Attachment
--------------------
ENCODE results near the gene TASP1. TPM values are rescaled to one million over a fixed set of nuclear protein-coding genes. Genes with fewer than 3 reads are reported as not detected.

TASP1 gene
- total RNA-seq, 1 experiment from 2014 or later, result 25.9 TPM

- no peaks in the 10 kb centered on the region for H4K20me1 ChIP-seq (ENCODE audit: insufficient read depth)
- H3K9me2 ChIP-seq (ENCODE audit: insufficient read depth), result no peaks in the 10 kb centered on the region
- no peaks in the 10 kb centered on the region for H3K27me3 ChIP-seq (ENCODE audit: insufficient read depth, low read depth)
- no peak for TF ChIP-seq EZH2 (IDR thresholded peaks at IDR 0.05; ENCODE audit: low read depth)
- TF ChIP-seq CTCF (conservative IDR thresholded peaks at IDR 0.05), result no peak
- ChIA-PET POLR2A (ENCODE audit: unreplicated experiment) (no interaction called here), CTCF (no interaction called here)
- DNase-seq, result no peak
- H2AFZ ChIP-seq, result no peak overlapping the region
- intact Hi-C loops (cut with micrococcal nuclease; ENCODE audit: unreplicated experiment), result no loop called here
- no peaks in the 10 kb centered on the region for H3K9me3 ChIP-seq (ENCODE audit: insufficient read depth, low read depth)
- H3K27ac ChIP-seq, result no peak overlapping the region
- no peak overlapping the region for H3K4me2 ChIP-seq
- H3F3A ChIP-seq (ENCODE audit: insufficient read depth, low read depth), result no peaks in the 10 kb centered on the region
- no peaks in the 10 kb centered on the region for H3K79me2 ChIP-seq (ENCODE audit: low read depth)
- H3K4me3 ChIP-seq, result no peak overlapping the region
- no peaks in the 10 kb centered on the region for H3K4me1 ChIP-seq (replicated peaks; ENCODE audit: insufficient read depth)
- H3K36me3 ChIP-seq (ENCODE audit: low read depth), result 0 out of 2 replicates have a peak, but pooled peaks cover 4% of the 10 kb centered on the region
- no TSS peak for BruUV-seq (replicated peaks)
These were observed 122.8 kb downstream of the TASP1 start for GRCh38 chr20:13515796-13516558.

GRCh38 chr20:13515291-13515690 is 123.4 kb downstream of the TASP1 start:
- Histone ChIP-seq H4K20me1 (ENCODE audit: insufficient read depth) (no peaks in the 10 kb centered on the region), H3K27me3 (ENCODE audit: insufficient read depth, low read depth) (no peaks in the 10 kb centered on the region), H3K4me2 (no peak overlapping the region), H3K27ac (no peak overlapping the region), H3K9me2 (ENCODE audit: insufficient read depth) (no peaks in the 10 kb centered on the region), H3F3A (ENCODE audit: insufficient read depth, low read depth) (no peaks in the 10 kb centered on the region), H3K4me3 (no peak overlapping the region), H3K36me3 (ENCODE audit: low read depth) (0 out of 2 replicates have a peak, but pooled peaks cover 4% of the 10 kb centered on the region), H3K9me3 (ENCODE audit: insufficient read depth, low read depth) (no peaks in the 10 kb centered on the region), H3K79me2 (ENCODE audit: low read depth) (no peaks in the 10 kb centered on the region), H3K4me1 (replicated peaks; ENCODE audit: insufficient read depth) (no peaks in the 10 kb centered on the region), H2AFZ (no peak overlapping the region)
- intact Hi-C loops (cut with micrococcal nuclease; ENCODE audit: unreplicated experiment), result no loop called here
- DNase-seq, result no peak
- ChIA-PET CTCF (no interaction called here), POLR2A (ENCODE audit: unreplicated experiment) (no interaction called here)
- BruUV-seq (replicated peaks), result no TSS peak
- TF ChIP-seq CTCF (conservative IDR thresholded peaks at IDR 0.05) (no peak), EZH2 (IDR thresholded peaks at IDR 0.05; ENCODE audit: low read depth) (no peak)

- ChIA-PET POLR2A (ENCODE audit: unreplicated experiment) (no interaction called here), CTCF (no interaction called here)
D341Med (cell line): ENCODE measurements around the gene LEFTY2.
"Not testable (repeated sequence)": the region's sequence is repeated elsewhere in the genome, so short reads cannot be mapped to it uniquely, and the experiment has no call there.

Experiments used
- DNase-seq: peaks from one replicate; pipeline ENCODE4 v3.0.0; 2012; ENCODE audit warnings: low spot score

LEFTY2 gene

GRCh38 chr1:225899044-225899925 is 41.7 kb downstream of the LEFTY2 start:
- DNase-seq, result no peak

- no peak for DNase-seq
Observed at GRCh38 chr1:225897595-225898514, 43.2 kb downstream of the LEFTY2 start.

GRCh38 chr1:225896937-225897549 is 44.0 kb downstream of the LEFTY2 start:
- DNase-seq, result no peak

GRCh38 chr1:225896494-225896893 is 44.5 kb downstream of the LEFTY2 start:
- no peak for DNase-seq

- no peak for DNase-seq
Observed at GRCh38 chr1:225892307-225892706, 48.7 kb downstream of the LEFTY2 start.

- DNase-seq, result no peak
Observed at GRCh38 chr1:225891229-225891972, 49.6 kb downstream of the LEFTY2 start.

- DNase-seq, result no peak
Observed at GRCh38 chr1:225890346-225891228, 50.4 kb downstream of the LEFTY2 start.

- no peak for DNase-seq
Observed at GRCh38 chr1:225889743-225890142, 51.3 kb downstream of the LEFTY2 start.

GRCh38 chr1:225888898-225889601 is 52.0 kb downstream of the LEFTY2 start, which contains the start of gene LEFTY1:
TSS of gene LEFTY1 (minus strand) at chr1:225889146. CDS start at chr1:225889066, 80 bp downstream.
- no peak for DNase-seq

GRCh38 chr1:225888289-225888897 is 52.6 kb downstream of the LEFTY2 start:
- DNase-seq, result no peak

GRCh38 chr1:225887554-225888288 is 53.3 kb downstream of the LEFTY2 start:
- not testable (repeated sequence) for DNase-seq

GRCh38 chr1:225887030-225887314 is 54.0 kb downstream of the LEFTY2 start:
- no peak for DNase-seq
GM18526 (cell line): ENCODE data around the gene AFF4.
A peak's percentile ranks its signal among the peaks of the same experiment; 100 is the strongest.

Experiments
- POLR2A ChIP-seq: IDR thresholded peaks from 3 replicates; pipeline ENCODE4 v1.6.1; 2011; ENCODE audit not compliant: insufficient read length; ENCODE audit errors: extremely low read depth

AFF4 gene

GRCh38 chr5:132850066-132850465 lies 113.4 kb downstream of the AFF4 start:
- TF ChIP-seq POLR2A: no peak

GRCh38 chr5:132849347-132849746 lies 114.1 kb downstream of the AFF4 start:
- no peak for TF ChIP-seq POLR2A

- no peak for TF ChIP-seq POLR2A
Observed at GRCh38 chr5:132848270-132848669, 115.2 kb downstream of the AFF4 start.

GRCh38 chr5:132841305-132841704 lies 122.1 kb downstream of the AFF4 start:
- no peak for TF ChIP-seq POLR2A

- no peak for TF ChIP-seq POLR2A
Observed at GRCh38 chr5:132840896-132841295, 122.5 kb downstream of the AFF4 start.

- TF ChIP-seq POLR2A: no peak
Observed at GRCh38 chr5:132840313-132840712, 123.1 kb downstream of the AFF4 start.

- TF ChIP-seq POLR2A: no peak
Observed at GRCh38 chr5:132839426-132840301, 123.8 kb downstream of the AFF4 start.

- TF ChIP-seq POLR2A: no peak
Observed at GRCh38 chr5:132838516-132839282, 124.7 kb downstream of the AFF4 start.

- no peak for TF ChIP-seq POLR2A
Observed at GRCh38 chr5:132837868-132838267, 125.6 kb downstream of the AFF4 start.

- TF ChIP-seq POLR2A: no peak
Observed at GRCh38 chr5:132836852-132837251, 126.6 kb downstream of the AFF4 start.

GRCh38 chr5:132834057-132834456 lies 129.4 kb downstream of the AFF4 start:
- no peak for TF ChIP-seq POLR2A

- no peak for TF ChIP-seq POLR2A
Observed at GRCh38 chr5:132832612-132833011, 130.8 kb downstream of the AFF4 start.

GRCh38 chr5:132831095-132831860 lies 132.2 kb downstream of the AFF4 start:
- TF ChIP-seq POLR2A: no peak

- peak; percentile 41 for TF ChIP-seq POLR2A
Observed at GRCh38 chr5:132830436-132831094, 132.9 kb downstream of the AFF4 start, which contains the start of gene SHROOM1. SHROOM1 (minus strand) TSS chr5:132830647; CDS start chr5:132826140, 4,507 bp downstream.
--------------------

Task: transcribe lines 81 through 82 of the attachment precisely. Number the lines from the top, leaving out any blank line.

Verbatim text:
Observed at GRCh38 chr5:132838516-132839282, 124.7 kb downstream of the AFF4 start.

- no peak for TF ChIP-seq POLR2A